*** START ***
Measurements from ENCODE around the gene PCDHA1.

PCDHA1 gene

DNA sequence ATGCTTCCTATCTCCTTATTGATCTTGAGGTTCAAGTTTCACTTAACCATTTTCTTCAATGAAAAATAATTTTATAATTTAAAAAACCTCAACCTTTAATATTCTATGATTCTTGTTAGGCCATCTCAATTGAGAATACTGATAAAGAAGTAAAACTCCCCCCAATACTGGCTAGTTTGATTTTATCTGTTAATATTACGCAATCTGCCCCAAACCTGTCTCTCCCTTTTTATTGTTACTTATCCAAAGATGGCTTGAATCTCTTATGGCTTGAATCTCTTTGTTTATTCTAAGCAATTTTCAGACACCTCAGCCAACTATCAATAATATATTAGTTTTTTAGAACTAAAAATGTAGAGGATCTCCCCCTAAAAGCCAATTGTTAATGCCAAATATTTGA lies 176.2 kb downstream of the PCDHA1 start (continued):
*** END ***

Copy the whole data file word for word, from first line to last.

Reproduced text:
Measurements from ENCODE around the gene PCDHA1.

PCDHA1 gene

DNA sequence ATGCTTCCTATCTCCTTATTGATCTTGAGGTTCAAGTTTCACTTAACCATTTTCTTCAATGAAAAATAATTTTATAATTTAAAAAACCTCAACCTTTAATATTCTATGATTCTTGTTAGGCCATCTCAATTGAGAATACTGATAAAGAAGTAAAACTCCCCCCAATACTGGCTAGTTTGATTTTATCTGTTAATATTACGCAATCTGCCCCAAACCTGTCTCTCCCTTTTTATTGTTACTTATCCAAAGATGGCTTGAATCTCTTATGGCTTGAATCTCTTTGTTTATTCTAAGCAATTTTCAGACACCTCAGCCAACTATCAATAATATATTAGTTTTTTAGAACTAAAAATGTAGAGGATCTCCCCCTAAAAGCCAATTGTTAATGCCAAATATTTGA lies 176.2 kb downstream of the PCDHA1 start (continued):